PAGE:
18 September 2018
Recent MasterGrass attendee Dafydd Jones from Llys Dinmael, Maerdy has set about changes to his home farms ewe flock grazing strategy by installing and implementing a rotational grazing system which includes splitting fields and piping water to parts of his farm which was previously set stocked. Indeed Dafydd was so inspired by the three day workshop at Glynllifon that the evening after the final day he went about calculating possible paddock sizes and feed allocation on his computer.
Dafydd said “I was always interested in growing more grass and using the latest lays but MasterGrass motivated me and gave me the confidence to what was possible with well managed soils and effective grazing”.
In the following weeks Dafydd borrowed a plate meter to measure a hurdled off section of his field to see how his farms growth rates compared to farms on the Welsh Pasture Project. Using the potential growth rate from his initial experiment he created an excel worksheet to calculate possible feed allocation, stocking rate and round length based on the knowledge gained during MasterGrass.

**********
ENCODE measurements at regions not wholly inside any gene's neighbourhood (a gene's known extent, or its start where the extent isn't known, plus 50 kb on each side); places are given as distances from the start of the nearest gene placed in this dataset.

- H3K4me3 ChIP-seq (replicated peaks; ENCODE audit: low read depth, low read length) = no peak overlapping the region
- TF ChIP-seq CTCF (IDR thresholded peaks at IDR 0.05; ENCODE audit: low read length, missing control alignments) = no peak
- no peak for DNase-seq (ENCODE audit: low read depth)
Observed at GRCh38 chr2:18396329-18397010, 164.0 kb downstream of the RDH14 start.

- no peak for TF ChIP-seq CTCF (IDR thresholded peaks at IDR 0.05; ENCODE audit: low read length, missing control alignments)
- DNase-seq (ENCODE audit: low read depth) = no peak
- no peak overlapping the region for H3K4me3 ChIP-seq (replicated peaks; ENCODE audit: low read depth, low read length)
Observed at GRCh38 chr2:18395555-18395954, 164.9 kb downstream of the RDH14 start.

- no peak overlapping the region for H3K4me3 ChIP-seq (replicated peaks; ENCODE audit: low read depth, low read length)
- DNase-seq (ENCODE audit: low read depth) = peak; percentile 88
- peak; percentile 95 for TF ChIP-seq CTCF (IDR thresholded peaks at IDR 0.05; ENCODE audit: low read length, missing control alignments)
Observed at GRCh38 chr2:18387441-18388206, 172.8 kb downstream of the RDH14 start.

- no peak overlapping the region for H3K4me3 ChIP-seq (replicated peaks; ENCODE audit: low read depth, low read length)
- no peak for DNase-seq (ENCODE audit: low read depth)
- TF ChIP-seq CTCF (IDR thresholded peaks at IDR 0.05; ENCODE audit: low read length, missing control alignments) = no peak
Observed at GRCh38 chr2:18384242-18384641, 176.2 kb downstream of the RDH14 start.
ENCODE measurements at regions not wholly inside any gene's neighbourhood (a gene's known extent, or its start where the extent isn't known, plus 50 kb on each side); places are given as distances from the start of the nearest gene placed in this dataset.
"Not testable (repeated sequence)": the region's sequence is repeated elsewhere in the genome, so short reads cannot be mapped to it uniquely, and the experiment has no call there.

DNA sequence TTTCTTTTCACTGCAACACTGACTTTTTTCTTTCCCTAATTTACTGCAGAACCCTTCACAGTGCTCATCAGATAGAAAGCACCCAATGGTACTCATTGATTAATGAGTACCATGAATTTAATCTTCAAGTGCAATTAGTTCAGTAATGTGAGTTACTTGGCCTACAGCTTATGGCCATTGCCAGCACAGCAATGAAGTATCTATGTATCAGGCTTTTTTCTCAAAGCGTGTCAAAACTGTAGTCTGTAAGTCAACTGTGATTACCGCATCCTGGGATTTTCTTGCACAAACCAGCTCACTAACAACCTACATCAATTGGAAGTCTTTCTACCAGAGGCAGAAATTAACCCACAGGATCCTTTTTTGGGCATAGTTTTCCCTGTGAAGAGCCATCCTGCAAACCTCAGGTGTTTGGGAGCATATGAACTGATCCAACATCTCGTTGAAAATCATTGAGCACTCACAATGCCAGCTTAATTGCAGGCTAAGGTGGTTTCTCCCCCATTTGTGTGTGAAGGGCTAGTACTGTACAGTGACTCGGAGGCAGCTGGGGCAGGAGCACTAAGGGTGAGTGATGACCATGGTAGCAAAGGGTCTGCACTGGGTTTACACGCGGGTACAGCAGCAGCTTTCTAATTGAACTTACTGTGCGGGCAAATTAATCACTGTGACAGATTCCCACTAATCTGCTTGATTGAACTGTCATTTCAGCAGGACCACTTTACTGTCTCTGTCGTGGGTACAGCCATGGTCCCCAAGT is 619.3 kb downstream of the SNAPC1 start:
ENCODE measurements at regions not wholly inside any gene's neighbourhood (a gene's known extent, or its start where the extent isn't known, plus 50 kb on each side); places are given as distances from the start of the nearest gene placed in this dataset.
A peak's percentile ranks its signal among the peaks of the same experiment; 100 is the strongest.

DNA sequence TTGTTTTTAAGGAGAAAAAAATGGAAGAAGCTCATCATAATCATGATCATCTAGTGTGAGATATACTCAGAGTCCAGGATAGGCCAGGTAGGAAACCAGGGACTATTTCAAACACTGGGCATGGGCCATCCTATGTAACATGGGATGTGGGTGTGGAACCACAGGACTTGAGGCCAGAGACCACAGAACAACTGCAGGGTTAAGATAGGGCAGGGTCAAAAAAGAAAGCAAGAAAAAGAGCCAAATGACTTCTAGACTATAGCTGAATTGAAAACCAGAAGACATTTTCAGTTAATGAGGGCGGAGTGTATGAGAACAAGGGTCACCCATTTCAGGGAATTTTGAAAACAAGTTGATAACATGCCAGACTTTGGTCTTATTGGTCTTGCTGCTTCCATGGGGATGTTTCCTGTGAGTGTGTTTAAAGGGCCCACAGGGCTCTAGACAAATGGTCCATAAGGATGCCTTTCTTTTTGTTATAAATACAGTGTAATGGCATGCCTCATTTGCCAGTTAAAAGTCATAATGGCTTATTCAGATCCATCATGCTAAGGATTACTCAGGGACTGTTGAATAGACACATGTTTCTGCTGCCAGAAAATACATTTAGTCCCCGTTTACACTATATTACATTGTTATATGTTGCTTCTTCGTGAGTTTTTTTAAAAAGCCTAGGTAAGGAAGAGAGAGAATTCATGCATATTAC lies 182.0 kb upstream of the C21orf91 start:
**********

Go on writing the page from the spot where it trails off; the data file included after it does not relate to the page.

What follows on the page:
Currently 320 ewes are grazed on a 14 Ha grazing platform that is split into ten 2-3 day paddocks using a combination of temporary and permanent fencing. A specialized three wire reel system is used to speed up fence setting and pulling down, allowing one man to move large mobs of sheep to fresh pastures quickly and easily. Dafydd aims for a target pre graze cover of 2700kgDM/Ha and a residual of 1500kgDM/Ha. Where there is surplus grass, paddocks will be cut for silage.
Dafydd explains that one of the key aspects of planning is access to water and moving sheep between paddocks “Some fields were small enough as they were and had access to water already, but Investing in equipment and infrastructure was needed on larger fields, I have spent £45/Ha to set it up, however I hope to keep more stock on less ground and explore other options on land now freed up, especially with Brexit round the corner”.